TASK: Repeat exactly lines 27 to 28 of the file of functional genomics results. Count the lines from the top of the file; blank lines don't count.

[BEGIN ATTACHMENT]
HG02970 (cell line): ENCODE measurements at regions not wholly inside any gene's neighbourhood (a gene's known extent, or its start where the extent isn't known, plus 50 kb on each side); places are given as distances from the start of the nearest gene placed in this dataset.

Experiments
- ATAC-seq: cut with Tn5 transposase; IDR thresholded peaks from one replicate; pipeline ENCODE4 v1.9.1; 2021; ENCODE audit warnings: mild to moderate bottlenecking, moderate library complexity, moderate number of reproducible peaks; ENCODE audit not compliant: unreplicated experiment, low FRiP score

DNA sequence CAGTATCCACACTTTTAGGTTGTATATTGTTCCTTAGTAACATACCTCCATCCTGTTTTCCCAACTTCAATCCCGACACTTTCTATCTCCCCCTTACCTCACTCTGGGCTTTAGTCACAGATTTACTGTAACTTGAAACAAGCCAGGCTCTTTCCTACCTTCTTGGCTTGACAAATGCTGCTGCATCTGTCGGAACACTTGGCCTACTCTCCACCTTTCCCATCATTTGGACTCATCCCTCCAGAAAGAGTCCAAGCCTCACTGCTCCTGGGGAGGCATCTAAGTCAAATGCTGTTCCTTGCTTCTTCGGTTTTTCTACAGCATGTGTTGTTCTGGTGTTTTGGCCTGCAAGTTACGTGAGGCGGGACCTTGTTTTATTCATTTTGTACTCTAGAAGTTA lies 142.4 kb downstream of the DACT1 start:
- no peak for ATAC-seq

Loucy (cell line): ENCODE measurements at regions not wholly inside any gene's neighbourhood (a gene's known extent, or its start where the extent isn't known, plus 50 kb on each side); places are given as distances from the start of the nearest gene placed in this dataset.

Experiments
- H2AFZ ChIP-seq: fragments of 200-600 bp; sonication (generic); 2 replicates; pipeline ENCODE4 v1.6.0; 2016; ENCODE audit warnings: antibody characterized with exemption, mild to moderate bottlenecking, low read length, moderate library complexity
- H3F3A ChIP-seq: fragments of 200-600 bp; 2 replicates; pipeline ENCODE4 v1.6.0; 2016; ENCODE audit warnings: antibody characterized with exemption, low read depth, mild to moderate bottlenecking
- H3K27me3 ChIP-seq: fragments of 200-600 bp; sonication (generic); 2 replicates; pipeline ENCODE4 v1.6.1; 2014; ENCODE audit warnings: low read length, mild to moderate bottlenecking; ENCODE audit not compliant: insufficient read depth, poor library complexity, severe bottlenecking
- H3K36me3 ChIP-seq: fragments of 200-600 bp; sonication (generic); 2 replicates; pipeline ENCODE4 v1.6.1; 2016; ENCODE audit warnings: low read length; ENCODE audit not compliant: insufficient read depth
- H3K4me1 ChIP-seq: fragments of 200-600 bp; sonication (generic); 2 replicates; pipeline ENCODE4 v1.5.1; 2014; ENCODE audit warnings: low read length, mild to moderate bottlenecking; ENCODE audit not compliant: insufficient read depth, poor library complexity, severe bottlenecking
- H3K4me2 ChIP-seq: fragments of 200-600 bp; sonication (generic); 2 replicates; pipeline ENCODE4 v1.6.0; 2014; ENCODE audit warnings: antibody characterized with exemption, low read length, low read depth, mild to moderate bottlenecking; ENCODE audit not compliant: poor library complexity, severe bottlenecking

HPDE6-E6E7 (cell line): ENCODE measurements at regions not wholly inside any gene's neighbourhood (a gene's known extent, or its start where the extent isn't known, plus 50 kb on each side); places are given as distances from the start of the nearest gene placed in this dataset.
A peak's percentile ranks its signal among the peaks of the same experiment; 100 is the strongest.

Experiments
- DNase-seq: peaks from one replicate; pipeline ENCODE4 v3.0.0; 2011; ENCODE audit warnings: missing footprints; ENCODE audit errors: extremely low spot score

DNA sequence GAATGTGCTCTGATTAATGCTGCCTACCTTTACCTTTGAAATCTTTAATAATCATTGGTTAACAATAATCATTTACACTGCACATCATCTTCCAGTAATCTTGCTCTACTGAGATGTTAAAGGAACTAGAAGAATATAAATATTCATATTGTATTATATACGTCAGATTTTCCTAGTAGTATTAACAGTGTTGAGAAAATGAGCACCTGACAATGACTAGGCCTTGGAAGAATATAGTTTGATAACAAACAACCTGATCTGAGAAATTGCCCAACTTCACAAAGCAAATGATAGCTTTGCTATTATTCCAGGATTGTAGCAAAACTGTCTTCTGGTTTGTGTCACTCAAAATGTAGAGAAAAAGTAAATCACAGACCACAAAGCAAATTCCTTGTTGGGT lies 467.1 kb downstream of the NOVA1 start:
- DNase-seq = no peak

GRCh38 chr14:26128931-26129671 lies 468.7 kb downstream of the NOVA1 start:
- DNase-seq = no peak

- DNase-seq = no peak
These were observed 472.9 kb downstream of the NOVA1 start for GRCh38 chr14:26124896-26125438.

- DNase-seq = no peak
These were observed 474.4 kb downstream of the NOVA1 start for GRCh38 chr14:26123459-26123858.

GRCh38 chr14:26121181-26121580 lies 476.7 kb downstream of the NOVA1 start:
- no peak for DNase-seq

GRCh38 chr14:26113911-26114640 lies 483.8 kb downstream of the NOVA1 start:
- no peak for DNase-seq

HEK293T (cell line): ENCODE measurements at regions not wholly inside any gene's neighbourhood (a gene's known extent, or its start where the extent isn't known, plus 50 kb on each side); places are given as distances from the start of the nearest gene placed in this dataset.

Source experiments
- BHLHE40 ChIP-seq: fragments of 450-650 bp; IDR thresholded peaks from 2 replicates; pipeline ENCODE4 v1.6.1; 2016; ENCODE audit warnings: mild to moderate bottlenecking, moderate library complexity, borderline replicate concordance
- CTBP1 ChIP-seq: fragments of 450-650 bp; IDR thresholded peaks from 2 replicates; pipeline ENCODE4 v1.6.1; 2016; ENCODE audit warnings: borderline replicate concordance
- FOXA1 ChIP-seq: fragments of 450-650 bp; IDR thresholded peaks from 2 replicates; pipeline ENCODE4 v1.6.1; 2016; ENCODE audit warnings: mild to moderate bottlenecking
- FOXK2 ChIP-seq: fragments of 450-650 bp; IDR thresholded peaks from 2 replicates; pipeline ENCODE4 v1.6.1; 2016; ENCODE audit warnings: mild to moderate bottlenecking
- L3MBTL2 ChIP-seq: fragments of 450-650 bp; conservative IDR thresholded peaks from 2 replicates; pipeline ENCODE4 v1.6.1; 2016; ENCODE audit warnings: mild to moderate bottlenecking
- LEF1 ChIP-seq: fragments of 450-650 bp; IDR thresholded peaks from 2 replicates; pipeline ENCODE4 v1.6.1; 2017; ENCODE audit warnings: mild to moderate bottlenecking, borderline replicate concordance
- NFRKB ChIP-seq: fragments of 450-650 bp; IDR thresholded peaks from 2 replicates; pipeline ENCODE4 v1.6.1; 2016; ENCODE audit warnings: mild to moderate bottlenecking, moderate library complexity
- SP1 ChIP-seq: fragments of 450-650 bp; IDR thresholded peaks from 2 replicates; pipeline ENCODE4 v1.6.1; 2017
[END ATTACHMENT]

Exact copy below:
- no peak for DNase-seq

GRCh38 chr14:26113911-26114640 lies 483.8 kb downstream of the NOVA1 start: